Many people are aware that brushing their teeth helps to keep gum disease and cavities at bay, but did you know that your oral hygiene regime can also help to reduce the risk of serious general health conditions, including heart disease, diabetes and strokes?
What is gum disease?
Gum disease is an oral disease, which affects the gum tissue surrounding the teeth. The warning signs of gum disease include bleeding, which usually occurs during or after brushing, swollen and red gums and soreness. Mild gum disease (gingivitis) is treatable with good oral hygiene, but if it is left untreated, it can develop into periodontal disease. This can cause permanent damage to the gums and may even result in tooth loss. Gum disease is the most common cause of premature tooth loss in adults in the UK.
Gum disease is caused by plaque, a sticky white substance, which is made from bacteria and food debris. If plaque is not removed by brushing or flossing, it collects and starts to irritate the gums, causing inflammation and pain. Additional risk factors for gum disease include smoking, a poor diet, stress and hormonal changes.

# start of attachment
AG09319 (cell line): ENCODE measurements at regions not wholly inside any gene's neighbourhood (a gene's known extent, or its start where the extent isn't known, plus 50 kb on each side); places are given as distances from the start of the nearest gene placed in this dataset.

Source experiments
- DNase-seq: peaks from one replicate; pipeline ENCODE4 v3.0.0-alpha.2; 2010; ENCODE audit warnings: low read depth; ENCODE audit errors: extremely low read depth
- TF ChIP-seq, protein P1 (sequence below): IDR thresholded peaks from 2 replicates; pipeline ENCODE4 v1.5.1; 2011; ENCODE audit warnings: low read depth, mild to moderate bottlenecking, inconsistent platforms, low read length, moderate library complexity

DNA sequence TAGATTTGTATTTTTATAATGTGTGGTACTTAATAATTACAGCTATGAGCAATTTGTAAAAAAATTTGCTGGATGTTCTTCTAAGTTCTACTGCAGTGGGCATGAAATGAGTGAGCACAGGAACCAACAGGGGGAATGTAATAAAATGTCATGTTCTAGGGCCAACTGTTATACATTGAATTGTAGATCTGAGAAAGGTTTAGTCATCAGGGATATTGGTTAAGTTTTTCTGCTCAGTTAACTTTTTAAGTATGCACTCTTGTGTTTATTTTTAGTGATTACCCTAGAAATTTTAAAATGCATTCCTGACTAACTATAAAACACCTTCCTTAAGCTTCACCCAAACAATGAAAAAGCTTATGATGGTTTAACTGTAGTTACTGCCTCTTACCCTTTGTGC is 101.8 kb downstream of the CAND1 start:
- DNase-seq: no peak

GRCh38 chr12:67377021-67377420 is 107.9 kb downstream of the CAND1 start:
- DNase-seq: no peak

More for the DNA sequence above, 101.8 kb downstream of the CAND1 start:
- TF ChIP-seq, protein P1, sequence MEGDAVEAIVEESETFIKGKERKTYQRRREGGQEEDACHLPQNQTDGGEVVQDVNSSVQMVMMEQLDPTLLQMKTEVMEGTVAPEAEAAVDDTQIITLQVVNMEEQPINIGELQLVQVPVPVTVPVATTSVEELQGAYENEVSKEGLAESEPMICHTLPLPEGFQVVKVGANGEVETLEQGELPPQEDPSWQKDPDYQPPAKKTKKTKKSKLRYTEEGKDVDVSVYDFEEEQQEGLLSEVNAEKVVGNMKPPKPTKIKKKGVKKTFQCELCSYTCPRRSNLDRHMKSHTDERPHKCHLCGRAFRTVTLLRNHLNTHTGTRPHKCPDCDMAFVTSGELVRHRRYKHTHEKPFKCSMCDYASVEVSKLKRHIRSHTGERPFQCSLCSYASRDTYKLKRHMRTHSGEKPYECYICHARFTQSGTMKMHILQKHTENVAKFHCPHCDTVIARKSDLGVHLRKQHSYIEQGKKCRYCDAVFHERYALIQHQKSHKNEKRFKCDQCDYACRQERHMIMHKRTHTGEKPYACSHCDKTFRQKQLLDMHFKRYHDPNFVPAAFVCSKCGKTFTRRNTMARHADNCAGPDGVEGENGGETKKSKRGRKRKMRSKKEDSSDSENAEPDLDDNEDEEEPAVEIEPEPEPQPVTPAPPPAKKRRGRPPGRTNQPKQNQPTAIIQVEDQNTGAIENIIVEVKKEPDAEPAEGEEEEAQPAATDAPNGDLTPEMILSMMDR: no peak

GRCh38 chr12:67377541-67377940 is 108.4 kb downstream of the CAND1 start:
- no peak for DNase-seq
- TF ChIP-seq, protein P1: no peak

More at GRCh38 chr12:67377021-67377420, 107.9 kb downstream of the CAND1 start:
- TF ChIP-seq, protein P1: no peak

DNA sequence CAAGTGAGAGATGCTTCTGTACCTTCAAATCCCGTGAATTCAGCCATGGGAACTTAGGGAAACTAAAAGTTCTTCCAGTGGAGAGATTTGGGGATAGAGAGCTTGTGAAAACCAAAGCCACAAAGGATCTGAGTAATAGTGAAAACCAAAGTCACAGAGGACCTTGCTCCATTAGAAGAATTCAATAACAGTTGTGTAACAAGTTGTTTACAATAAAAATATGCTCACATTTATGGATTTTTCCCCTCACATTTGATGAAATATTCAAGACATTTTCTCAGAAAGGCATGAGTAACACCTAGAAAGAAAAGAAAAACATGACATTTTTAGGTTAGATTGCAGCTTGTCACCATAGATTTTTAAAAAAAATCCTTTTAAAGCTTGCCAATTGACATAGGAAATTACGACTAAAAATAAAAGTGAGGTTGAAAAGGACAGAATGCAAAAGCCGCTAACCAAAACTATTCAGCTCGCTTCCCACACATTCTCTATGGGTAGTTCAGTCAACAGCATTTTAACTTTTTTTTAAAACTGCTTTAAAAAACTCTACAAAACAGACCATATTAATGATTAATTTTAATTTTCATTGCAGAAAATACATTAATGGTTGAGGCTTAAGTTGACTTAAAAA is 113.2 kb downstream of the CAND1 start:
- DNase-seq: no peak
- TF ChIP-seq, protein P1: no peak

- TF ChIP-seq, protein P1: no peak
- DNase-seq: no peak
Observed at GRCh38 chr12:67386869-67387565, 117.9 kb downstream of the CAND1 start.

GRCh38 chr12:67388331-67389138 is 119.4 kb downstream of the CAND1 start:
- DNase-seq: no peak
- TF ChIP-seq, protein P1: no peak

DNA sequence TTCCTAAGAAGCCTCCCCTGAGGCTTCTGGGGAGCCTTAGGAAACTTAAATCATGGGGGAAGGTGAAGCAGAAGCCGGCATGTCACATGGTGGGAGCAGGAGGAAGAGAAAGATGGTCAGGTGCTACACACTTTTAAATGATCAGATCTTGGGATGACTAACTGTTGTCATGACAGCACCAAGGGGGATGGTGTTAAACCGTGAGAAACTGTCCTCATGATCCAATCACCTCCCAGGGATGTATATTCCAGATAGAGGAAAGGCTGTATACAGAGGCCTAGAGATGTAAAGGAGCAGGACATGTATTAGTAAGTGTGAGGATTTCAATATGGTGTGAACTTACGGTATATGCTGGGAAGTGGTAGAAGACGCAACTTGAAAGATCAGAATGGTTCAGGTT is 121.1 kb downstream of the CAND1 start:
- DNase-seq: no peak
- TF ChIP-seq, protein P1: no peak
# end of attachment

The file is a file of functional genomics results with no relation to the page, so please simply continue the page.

Gum disease is extremely common, affecting around 80 per cent of people at some point in their lives.
What should I do if I have symptoms of gum disease?
If your gums are swollen, sore or red and you notice blood when you brush your teeth, see your dentist as soon as possible; it is important to treat gum disease early to prevent it from developing into a long-term condition. Other symptoms of gum disease include pain when you bite down on food and increased sensitivity to hot and cold foods and drinks. Symptoms of advanced gum disease include unpleasant smelling breath and loose tooth.
Gum disease can cause complications during labour and childbirth and it is particularly important for pregnant women to see their dentist for regular check-ups.
What are the health implications of gum disease?
Numerous studies conducted in countries all over the world have implied that gum disease has wider health implications, including an increased risk of heart disease and strokes, both of which are life-threatening conditions. Gum disease affects general health because harmful bacteria from the mouth can travel to other parts of the body and researchers believe that in some cases, the bacteria can contribute to narrowing of the arteries (known as atherosclerosis), which may reduce the efficiency of blood flow around the body and the formation of blood clots, which may block blood flow, resulting in a heart attack (when blood flow to the heart is blocked) or stroke (when blood flow to the brain is disrupted). Contact the team at Dublin18 Dental Care near Seapoint for more information